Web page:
Board Chair Tidwell, who is the Executive Director of the Smith Tech-Innovation Center at Johnson C. Smith University, said the broader goal is to eventually be able to help nonprofits sustain an annual budget of at least $500,000 and build a foundation that can see them flourish for 20 years or more.
To that end, rather than one-year grants, FFTC’s Austin said FFBP is looking to expand its impact by awarding multi-year grants to organizations.
A wide range of nonprofits have been strengthened by FFBP grants, among them:
- Freedom School Partners, which holds summer camps to help at-risk students avoid summer learning loss.
- Profound Gentlemen, which works to inspire men of color to become teachers.
- EmpowHERment, which develops leadership skills in young girls by connecting them with a female adult mentor.
More Than Financial Support
Youth Development Initiatives was awarded a $5,000 grant in 2015. The nonprofit prepares disadvantaged high school students to succeed in the work world through after-school classes and mentoring.
Those who successfully complete the required training move on to a summer job that pays a stipend and offers real-life experience. A grant from Foundation For Black Philanthropy helped pay for those summer work experiences.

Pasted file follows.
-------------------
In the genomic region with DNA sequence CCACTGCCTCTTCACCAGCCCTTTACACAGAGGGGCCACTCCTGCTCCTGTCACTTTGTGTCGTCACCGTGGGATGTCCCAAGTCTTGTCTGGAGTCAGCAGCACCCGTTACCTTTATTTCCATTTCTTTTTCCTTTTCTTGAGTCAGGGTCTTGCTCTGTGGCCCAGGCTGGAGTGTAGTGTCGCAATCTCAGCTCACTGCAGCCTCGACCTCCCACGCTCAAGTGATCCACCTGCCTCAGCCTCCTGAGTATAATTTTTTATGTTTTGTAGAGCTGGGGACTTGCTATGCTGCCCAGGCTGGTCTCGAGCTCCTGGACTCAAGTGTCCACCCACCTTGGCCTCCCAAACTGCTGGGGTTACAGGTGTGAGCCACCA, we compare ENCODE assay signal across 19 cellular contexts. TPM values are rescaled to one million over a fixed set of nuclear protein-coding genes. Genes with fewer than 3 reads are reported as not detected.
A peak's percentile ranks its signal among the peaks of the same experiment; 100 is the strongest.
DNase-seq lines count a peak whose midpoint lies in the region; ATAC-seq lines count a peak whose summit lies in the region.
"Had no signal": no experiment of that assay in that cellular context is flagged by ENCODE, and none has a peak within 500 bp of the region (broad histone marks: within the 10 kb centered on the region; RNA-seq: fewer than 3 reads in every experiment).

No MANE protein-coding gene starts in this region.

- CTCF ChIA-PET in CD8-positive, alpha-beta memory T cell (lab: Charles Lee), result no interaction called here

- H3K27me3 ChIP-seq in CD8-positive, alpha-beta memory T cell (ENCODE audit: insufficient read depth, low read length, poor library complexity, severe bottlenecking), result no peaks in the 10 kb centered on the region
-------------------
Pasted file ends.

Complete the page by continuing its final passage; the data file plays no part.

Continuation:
Youth Development Initiatives is at work in Mecklenburg, Cabarrus, Gaston, Rowan and Stanly counties. Typically in Mecklenburg, the nonprofit works with up to 50 students each academic semester, offering each student individualized career advice. Youth Development Initiatives studies show a 100-percent graduation rate for students who stick with the program for two years.
Executive Director Darryl Bego said Foundation For Black Philanthropy offers more than financial support. It can shine a light on unsung nonprofits, telling those organizations’ stories to prospective donors, volunteers, the corporate community and others. It can also support nonprofits through workshops, online educational programs and other resources that may be out of reach for small nonprofits.
And it can bring together like-minded nonprofits around the causes they embrace, simply by telling the stories. One example: Recently, through Foundation For Black Philanthropy, Bego learned of another nonprofit – UrbanPromise – that works with at-risk students. His to-do list got a little longer: Reach out to UrbanPromise.
This is all part of the same mission for Foundation For Black Philanthropy: To become, as Tidwell said, the north star for Black philanthropy.
And it all started thanks to two women who had the foresight to think ahead, beyond the impact they had while living.
“I am sure Ms. Randolph and Ms. Henderson would be proud of the work we are doing if they were here today,” said Qiana Austin about the future of Foundation For Black Philanthropy. “It’s important we continue to honor them through our work.”